Various kinds of individual and group work on action research proposals will be a major strand of activities and assignments across our four weeks together this summer. Within the first week of class we will form action research groups and you will work with your group to define a problem area on which to focus your research project. The first written assignment will be a draft statement of this problem area.  During the second week, you will explore what others have learned, done, and written about your problem area—reviewing research literature and information.  This work will culminate in a written review of related literature and information, which you will submit along with your revised problem statement.  The ideas is for each written product to build on the one that preceded it.  Thus, each week you will revise what you've written already and add a new part, so that by the end of the month, you'll have a coherent plan for your action research project.  During the third and fourth weeks, you will develop your instructional plans and justification and begin to develop questions to focus your research on what transpires.

Here's an overview of key activities and assignments for action research projects this summer.  The week time frames are approximate and may vary a bit across MAET sites.




Week 1

  • Discuss purposes of research and action research

  • Form and meet with action research groups

  • Decide on problem area and begin to focus

  • Initial problem statement

Week 2

  • Explore what others have done and written about your topic

  • Learn about reviewing literature

  • Review of Related Research and Information

Week 3

  • Develop instructional plans for your project, including justification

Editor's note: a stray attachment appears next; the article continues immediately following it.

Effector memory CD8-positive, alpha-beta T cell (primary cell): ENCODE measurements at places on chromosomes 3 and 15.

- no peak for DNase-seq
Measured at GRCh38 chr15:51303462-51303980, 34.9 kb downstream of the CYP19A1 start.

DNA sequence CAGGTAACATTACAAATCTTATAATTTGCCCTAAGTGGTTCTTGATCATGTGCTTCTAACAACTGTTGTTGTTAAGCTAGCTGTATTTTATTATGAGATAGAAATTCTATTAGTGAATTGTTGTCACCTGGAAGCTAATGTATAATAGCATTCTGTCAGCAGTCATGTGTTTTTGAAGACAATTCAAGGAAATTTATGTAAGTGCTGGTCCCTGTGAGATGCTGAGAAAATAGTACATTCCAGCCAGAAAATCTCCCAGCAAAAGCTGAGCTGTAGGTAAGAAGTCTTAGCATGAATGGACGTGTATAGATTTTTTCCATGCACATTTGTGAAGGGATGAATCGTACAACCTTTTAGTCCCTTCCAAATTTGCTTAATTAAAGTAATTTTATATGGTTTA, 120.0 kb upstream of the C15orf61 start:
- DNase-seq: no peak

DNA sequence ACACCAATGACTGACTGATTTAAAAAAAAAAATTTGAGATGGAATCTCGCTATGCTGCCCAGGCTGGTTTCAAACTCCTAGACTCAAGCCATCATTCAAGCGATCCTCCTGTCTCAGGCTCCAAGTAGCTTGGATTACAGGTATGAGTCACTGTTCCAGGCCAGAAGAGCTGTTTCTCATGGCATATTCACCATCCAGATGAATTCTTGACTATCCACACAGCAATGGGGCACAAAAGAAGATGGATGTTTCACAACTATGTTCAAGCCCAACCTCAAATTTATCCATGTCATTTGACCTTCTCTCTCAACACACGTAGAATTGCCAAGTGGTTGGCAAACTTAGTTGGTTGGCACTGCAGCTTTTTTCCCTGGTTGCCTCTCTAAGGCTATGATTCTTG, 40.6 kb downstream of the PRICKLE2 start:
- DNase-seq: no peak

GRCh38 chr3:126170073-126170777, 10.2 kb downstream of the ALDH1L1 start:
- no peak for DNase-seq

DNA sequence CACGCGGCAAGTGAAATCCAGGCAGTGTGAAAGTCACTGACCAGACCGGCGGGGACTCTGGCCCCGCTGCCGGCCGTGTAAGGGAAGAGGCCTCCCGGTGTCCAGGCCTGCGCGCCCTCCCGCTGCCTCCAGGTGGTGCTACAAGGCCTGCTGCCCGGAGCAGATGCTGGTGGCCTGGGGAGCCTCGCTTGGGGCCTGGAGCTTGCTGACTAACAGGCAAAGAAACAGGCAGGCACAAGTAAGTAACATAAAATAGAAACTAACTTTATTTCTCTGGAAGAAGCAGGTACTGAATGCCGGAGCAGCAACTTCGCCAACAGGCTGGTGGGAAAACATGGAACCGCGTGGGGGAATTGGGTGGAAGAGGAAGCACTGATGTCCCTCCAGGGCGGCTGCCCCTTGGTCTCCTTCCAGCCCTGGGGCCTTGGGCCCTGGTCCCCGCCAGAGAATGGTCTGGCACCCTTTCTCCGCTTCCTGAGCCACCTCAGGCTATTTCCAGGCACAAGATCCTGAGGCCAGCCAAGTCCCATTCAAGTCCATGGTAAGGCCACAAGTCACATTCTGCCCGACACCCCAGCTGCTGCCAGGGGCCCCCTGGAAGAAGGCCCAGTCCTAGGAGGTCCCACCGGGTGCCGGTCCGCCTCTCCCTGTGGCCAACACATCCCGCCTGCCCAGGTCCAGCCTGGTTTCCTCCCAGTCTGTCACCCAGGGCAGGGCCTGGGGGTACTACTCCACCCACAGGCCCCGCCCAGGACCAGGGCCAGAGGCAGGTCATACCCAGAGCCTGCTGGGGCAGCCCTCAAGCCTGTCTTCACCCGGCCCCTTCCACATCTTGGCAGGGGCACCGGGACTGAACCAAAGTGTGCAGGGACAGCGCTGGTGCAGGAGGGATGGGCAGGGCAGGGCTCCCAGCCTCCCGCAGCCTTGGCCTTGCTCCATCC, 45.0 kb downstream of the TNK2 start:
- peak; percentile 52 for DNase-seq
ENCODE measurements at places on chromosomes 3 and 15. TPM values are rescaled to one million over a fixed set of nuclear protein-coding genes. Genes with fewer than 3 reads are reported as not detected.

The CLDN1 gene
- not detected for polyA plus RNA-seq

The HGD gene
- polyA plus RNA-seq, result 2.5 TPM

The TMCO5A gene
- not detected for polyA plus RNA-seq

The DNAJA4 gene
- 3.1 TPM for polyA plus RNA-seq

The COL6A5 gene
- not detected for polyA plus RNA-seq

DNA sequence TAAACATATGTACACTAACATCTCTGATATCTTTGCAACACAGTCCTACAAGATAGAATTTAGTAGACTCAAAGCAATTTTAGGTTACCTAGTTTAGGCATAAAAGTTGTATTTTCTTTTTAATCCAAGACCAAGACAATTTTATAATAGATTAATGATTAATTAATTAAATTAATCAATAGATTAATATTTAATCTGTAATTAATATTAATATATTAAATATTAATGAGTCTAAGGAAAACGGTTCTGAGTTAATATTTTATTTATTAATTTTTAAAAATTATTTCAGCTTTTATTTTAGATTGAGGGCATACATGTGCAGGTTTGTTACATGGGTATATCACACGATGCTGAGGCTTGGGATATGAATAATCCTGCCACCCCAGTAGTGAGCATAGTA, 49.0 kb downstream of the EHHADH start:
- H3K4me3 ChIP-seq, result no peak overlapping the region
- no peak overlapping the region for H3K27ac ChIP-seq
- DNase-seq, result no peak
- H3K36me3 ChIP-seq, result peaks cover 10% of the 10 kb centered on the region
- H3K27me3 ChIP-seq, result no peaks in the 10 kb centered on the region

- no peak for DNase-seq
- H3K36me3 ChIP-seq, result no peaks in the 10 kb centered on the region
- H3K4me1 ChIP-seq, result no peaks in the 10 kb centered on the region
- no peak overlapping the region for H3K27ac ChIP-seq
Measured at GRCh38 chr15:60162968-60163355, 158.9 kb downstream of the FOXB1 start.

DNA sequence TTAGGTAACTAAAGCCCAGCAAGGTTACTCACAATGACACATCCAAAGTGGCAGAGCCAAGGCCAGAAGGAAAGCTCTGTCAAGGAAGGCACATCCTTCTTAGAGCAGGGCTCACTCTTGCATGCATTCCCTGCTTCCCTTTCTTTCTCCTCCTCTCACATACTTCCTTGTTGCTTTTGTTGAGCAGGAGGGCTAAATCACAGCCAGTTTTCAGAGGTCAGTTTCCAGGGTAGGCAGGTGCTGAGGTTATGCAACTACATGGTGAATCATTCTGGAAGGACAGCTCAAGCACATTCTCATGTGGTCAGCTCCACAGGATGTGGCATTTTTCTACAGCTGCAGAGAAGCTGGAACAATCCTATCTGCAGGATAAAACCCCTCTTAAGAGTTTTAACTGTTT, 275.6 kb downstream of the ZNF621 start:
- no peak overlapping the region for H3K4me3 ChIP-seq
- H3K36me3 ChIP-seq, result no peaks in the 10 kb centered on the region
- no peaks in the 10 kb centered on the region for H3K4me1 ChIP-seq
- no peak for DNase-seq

• Draft Instructional Plan

Week 4

  • Revise, further develop plans

  • First pass at research questions

  • Final (for this course) proposal.

Personal Web page/site

This assignment will accomplish three things. First, it provides an opportunity to introduce design issues. We will look at the aesthetics, functionality, and accessibility of web pages/sites. Second, it provides an opportunity to compile your work into a portfolio. Third, your web page/site will serve as a starting point for the portfolio you must complete in the final year of the masters in educational technology program. At the end of the class your portfolio must contain:

Representation of the course ideas

An important theme that will cut across issues of technology, learning, and teaching is the importance of representing ideas in shaping how we think, how we learn, and what we know. We will be exploring different tools for representing ideas and considering their strengths and limitations. You will work with a small group this month to represent your understanding of important course ideas and their interconnections, which will culminate in a group representation of important course ideas and your learning. Everyone has been placed in a permanent group. For this project you have the choice as working as a group on this project (all 4 or all 5 members) or you can work individually. The exception would be if one person in a group of 5 wanted to work individually. o:p>


In order for us to have an opportunity to give you feedback as you are working on this project we have “rough draft” due dates. These projects will not be graded but we will give you feedback on them.



Academic Integrity
: Academic dishonesty, including plagarism, may result in a zero grade in the course and removal from the program.


% of grade
Actions Research (includes group participation and benchmark activities)
Daily Assignments (This includes the Tech Evaluation papers (I and II) which should be 2-3 pages)
Web Portfolio
Class participation (including ungraded assignments)